Fed “Stays the Course”

Look for a shuffle in the ranks of the FOMC.

Airplane in hangar
Diane Swonk

Diane Swonk

Chief Economist, KPMG US

+1 312-665-1000

One of the most frequently quoted phrases of Federal Reserve officials in recent weeks has been to “stay the course.”  It was almost as if they all got the same memo. The goal is to slow the pace of rate hikes as they close in on what the Fed sees as the terminal or peak rate. The current consensus is to raise rates to a 5%-5.25% range. They would hit that rate in May if the Fed slowed rate hikes in quarter point moves starting February 1. 

Why wouldn’t the Fed just stop after the next rate hike given the deceleration in inflation? Governor Christopher Waller summed it up best. He said, “Back in 2021, we saw three consecutive months of relatively low readings of core inflation before it jumped back up. We do not want to be head-faked.” 

The largest risk the Fed wants to avoid currently is stopping too soon and having to raise rates again. However, we are seeing some cracks in the consensus as inflation cools. The statement following this meeting is expected to include the phrase “ongoing increases” when it refers to rate hikes. The fear the Fed has is that financial markets will front-run a pause in rates and stem or undo the progress the Fed has made on inflation to date. As we get into March and May, debate within the Fed over the persistence of rate hikes is likely to flare. 

Doves are more willing to space out rate hikes. Watch for the debate over the end point and the pace of rate hikes within the Fed to intensify in 2023 with more doves rotating into voting roles on the Federal Open Market Committee (FOMC) – the policy setting arm of the Fed. 

The four regional Fed presidents who rotate onto the FOMC in 2023 are: Austan Goolsbee of Chicago, who just started in January; Lorie Logan of Dallas; Neel Kashkari of Minneapolis and Patrick Harker of Philadelphia. Logan and Harker have been more openly questioning the level and pace of rate hikes than their peers. Goolsbee is assumed to be more dovish but one never knows until they enter the doors of an actual Federal Reserve meeting. Kashkari was previously one of the most dovish members of the FOMC and is now among the most hawkish.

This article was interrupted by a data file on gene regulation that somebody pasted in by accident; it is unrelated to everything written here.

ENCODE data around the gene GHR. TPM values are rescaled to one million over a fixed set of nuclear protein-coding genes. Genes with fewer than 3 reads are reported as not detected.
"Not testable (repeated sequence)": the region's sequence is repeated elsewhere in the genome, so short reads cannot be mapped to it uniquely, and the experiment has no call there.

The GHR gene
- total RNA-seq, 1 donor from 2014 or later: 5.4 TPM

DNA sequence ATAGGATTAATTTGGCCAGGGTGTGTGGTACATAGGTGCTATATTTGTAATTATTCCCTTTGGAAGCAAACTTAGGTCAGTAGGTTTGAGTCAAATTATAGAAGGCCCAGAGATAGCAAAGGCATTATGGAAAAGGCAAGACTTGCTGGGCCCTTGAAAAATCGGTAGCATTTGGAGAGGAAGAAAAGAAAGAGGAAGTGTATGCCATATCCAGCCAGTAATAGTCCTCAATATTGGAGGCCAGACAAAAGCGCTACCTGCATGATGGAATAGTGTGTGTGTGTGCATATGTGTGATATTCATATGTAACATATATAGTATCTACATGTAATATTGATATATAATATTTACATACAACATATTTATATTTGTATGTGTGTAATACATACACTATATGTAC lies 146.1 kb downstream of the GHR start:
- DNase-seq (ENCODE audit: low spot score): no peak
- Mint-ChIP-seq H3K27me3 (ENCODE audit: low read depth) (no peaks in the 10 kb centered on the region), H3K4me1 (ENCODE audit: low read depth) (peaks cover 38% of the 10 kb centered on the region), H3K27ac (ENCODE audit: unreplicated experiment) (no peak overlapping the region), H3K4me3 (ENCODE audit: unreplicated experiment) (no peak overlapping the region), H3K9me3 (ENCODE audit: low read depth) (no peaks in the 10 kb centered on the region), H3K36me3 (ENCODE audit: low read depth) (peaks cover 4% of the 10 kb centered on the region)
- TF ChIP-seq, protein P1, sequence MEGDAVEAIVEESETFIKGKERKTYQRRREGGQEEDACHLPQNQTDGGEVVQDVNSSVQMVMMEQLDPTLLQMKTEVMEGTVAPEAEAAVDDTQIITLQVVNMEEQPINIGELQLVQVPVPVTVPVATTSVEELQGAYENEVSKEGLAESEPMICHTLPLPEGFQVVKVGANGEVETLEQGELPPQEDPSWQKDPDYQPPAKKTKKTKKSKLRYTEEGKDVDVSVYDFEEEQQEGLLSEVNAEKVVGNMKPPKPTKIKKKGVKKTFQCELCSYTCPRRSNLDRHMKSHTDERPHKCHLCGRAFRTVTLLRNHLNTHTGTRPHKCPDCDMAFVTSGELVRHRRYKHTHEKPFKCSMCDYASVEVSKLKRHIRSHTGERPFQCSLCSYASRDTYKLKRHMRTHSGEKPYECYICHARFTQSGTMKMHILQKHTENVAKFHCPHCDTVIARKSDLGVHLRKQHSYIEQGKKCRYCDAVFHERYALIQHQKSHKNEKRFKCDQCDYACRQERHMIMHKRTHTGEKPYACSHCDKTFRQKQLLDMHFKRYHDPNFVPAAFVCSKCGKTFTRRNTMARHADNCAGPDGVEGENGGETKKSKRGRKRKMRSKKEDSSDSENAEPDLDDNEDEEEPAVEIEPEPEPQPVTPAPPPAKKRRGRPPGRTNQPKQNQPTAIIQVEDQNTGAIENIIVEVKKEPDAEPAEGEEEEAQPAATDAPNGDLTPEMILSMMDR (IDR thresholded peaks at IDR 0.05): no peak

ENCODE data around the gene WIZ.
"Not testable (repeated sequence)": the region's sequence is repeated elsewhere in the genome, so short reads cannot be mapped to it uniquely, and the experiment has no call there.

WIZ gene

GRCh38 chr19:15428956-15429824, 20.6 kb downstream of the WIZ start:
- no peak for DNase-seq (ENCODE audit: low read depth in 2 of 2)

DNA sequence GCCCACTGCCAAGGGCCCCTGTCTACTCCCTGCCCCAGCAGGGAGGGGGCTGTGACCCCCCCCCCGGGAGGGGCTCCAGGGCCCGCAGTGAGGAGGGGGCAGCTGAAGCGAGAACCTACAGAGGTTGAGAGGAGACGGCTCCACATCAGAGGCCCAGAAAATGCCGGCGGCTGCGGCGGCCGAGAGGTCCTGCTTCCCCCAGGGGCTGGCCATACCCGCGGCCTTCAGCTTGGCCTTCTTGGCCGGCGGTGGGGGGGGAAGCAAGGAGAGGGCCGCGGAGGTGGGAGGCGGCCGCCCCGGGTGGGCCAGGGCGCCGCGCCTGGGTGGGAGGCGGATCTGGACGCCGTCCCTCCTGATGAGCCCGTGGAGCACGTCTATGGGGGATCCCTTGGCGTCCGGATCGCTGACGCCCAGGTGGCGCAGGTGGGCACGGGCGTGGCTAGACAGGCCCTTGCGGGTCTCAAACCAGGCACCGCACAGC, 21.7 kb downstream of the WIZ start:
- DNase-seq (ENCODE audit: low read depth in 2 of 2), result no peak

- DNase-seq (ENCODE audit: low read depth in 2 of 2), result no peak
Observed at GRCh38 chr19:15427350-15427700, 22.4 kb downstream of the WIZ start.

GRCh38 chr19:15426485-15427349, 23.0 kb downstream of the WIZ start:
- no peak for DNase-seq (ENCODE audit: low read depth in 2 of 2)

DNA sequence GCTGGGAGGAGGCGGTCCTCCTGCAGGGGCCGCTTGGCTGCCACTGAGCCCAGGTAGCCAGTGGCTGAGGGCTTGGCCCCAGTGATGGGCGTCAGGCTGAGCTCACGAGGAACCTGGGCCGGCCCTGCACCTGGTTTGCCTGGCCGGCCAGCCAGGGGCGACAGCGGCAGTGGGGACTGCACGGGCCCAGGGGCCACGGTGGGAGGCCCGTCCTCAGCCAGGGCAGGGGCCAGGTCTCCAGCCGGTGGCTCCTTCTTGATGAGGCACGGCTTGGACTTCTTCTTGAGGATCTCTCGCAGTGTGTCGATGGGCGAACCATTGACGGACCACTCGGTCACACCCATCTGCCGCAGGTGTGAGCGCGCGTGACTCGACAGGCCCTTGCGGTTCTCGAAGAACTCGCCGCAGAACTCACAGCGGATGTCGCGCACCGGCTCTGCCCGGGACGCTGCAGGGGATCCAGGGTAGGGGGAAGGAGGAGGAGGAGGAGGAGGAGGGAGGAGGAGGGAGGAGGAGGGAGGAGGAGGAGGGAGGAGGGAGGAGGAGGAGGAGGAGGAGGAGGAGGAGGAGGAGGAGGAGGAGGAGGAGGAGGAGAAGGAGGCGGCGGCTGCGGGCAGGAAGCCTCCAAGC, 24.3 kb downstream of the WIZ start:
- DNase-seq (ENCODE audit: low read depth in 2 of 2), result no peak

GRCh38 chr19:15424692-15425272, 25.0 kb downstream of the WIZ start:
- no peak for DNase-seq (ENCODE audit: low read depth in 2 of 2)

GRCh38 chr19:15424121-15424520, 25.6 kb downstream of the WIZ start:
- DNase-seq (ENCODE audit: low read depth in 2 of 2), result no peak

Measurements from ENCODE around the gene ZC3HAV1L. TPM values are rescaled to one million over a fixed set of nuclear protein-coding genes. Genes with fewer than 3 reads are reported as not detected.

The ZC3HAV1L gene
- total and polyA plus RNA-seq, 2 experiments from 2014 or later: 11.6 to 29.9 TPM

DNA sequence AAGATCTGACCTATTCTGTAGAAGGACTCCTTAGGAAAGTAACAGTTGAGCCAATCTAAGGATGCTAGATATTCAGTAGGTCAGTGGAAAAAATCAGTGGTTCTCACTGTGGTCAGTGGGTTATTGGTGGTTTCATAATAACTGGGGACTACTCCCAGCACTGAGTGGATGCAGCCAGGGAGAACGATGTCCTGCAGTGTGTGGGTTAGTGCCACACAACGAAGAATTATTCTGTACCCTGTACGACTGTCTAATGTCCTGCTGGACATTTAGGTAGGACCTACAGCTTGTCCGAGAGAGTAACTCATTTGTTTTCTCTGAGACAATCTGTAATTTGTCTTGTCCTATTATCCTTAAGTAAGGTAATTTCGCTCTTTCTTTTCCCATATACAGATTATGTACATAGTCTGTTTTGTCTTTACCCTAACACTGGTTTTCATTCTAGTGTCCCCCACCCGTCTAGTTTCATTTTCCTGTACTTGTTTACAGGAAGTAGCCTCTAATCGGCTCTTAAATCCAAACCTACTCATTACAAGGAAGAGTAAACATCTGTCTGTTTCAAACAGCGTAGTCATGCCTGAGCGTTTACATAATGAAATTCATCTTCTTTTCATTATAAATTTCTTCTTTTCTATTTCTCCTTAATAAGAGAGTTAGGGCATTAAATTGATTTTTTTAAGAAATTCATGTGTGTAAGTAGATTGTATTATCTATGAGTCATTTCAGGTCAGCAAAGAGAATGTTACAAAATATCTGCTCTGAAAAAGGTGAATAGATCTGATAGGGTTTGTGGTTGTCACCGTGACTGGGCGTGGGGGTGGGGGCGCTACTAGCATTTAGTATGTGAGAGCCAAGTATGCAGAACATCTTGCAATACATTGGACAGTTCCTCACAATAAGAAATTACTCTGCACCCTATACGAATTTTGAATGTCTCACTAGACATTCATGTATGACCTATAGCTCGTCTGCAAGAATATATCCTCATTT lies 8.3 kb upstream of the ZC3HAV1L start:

Doves are in the minority but they may lose an ally on the Board of Governors.  Vice Chair Lael Brainard is the frontrunner to be the next head of the National Economic Council for the White House and is seen as an eventual replacement for Treasury Secretary Janet Yellen. This is a position she was previously considered for and has experience as Deputy Treasury Secretary for International Affairs from 2010-2013. 

That leaves Susan Collins of the Boston Fed as another dove. It is unclear who would replace Brainard on the Board of Governors. 

The Fed’s leadership ranks were fully staffed for the first time since 2013 in 2022. Diversity among the Fed’s leadership has increased as well, which is showing up in a broader spectrum of research within the Fed system. The result will trigger more debate as the Fed attempts to narrow in on a terminal rate and decide when it has seen enough of a deceleration in inflation to cut rates. That may ruffle markets, which hate uncertainty and dissonance within the Fed ranks, but it could boost the quality of Fed decisions.

What does the Fed need to see before cutting rates? A decisive move in core PCE inflation toward 2%. Fed officials have rejected calls to stop with 3% inflation as that would seem as though they are moving the goal posts to declare victory. They are not likely to cut rates until core inflation appears to be moving through the 3% threshold. History has taught us that getting inflation off its peak is easier than getting inflation down to a pace that no longer distorts behaviors. 

The last line is said with pure humility as history has been a poor predictor of an economy that moves as rapidly as the post-pandemic economy is shifting. It is more difficult to measure, let alone predict, than it once was. The latter is another reason that the Fed doesn’t want to get ahead of the economic data, even though officials know there is some lag in how rate hikes play out. 

The silver lining is that Fed-induced slowdowns are easier to rebound from than balance sheet recessions. That, coupled with a healing of household and corporate balance sheets, suggests that the economy will respond more rapidly to rate cuts once the Fed reverses course.  


The silver lining is that Fed-induced slowdowns are easier to rebound from than balance sheet recessions.
Business investment is poised to contract in the overall GDP data in the second quarter.